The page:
|A Lap of Interlagos|
Heinz-Harald Frentzen talks through a lap of Interlagos:
"Interlagos is a difficult circuit because it is very bumpy. Not only does this mean that the engineers have to find a unique set up, unlike any other track in the F1 calendar, but it also means that for the drivers racing is very uncomfortable. You get some very hard shocks on your whole body and have to find the compromise between pain and going fast."
"The Brazilian Grand Prix has a very special atmosphere, and with three Brazilian drivers competing this year (Barrichello, Diniz and Zonta) the crowd will be even more passionate. I won points in Brazil last year and hope to do so again on 11th April and increase my tally and that of my team."
"The first corner is not as easy as it looks. On TV you cannot see how steeply it drops downwards, nor how tight it is. The apex is blind so you can only see the corner very late on braking. The start is very slippery because the track is dirty outside the line so it is easy to make mistakes. A lot of drivers go off at this first bend."
"After this you have a combination of turns where it is important to get on the power early because the left hander is not really a real corner - you accelerate through it - and it is followed by a long straight where you want to be going flat out. If your car has good traction, which my Jordan Mugen-Honda 199 does, you can overtake at the end of this straight."
"The Ferradura right hander is very bumpy and, in my opinion, one of the most difficult corners in F1 racing. Into this corner the cars can be very nervous because of the bumps."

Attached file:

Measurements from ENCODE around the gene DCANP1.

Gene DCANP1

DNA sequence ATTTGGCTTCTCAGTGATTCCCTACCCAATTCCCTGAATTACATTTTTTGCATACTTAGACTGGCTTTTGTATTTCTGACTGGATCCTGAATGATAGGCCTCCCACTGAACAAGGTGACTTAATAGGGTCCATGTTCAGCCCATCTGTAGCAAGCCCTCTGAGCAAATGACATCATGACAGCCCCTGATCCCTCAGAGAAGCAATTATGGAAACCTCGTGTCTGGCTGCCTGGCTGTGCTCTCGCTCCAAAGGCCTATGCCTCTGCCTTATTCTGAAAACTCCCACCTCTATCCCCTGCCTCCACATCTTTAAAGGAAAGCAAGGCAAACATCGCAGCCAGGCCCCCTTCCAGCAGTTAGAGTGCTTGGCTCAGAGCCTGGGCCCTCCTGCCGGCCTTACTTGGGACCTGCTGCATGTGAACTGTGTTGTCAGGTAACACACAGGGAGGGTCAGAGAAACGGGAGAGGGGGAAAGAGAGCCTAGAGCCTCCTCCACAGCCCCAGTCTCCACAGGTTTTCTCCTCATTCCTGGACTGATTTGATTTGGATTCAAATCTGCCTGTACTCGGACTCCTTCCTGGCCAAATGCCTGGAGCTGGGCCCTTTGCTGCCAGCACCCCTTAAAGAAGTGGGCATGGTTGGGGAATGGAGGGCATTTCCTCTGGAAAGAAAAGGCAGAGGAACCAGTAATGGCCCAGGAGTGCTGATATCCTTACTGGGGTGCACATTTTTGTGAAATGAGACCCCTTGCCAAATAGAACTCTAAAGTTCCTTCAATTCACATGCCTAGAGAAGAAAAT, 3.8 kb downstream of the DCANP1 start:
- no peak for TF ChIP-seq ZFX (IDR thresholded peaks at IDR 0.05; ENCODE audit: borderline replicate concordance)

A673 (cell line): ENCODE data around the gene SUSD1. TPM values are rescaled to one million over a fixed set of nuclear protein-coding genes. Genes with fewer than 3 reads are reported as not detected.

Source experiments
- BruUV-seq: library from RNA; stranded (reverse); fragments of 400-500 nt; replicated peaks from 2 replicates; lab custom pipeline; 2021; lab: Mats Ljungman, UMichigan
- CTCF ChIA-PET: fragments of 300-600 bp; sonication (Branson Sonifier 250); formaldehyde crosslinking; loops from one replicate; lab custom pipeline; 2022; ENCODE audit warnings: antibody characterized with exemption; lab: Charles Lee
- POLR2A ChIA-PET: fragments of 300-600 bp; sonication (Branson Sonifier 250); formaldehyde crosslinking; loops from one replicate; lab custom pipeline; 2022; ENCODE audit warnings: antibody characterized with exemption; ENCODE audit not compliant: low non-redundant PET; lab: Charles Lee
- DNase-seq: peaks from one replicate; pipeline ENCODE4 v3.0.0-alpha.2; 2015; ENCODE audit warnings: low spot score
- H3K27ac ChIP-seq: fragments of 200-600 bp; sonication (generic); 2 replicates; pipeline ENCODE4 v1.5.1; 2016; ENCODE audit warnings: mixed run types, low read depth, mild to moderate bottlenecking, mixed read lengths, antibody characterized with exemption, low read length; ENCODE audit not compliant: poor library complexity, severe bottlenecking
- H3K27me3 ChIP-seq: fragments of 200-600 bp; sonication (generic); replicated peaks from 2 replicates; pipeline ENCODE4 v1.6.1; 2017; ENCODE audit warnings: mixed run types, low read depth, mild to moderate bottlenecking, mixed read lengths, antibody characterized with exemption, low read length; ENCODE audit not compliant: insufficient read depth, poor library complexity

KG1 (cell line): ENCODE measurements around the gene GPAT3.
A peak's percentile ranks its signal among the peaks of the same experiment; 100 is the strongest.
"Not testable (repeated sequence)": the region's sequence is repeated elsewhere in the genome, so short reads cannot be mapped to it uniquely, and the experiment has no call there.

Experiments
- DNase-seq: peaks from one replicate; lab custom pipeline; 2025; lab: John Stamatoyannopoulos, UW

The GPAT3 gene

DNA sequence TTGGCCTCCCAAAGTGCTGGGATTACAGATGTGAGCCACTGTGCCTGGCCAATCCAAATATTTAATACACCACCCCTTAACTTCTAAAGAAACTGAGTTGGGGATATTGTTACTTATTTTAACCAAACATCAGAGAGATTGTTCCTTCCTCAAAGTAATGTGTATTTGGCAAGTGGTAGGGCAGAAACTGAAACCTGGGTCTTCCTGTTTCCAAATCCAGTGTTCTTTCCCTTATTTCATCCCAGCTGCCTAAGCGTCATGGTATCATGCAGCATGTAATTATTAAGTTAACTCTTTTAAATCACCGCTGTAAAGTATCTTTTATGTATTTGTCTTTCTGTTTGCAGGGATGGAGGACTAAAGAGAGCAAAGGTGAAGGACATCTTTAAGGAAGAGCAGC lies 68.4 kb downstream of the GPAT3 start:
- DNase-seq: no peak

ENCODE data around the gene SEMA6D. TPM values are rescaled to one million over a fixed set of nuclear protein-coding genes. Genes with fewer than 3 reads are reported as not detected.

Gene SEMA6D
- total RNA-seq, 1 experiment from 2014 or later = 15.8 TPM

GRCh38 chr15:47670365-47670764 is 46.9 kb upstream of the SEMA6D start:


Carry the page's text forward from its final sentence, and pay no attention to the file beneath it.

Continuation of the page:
"The next right hander is tricky - I went off here on my first race in 1994. It is a double right hander and it is important to find the line as there is only really one quick line. It is easy to lose your rhythm there."
"Laranja is a very tight right hander where the car only does 60kms - the slowest part of the track. It is important to have a good balance in slow speed. The whole in-field section is very slow compared with the rest of the track and it is easy to lose time here if you are not precise and smooth with the car."
"Cotovelo is also slow and from there you accelerate out into Merghulo which is the quickest corner on the track. You only have a small lift and then you go back on the power again as quickly as possible - making speeds of about 220 km/h. It is very important to have good balance for this corner. This corner is bumpy and there is a lot of G-force which makes the car bottom heavily. This corner has a big influence on how the engineers set up the car for the race as you have to run quite a lot of ride-height to get over the bumps."
"Juncao is the last corner before the long straight, and it important to be early on the power because you want to carry as much speed out of this corner to the start/finish line. You should reach speeds of 320kms an hour even though you are driving uphill. If you get a tow you can gain one or two tenths."
|Atlas F1||© 1999 Atlas Formula One Journal.|
|Send comments to: email@example.com||Terms & Conditions|